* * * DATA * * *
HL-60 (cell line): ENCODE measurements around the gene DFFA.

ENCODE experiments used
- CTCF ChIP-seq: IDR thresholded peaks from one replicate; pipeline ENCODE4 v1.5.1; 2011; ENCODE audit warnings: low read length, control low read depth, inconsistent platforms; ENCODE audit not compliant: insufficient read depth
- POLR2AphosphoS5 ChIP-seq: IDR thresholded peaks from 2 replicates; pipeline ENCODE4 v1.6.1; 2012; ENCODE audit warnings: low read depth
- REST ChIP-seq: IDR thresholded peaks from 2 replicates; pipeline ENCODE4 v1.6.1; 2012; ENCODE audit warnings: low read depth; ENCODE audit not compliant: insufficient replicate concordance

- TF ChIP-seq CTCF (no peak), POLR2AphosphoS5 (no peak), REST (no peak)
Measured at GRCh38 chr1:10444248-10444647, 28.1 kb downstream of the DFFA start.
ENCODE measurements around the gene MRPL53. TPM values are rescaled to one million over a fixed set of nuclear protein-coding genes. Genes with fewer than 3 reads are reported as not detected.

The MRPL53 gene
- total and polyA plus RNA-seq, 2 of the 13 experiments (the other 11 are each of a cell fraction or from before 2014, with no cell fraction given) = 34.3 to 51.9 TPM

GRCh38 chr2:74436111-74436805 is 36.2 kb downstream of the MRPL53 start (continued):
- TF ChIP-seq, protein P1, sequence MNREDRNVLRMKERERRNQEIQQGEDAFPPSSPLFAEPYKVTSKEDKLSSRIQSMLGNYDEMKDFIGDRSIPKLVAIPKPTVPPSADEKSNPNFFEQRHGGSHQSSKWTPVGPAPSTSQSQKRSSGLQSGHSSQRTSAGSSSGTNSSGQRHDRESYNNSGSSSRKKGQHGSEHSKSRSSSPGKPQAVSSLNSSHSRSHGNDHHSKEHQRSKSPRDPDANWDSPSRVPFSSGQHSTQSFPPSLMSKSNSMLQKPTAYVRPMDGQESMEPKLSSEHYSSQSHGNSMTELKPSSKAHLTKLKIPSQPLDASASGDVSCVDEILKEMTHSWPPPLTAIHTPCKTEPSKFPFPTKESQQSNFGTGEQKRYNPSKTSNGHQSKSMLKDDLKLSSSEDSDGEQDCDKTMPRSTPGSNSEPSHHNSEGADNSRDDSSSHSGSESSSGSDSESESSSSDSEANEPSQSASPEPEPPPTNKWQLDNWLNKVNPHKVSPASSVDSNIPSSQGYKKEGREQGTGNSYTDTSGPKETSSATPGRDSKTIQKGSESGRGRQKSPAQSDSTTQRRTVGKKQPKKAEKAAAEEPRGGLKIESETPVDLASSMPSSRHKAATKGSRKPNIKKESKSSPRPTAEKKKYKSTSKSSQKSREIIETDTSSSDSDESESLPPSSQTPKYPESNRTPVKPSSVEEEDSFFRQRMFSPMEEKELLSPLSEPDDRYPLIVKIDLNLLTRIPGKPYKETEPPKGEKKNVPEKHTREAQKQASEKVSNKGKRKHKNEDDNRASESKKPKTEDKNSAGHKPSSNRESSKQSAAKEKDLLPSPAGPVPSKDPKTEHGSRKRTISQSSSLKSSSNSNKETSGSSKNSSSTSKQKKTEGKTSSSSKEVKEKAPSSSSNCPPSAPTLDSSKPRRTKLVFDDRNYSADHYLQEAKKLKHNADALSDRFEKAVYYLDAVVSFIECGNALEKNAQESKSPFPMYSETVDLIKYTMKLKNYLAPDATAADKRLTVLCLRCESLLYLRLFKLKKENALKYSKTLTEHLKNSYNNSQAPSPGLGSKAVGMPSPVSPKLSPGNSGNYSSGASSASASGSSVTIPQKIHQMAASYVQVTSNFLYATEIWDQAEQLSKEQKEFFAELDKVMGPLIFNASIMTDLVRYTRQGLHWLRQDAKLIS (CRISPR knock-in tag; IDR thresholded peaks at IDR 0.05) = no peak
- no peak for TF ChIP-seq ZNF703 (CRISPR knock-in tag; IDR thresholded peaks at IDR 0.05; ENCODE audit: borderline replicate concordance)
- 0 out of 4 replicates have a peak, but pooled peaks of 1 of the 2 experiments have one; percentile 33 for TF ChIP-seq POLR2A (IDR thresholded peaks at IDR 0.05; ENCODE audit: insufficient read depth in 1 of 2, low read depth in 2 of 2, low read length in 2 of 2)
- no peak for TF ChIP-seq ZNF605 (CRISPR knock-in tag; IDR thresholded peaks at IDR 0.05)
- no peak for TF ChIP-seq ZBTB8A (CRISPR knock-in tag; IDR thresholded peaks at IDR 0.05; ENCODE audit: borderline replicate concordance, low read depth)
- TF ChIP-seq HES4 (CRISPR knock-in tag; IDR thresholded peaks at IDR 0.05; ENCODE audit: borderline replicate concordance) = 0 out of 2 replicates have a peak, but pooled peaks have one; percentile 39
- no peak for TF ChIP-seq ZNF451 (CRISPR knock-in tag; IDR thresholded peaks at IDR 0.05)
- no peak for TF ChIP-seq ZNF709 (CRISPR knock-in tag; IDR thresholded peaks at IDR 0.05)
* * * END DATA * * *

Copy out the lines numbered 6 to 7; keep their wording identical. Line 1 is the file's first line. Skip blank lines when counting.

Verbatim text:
- TF ChIP-seq CTCF (no peak), POLR2AphosphoS5 (no peak), REST (no peak)
Measured at GRCh38 chr1:10444248-10444647, 28.1 kb downstream of the DFFA start.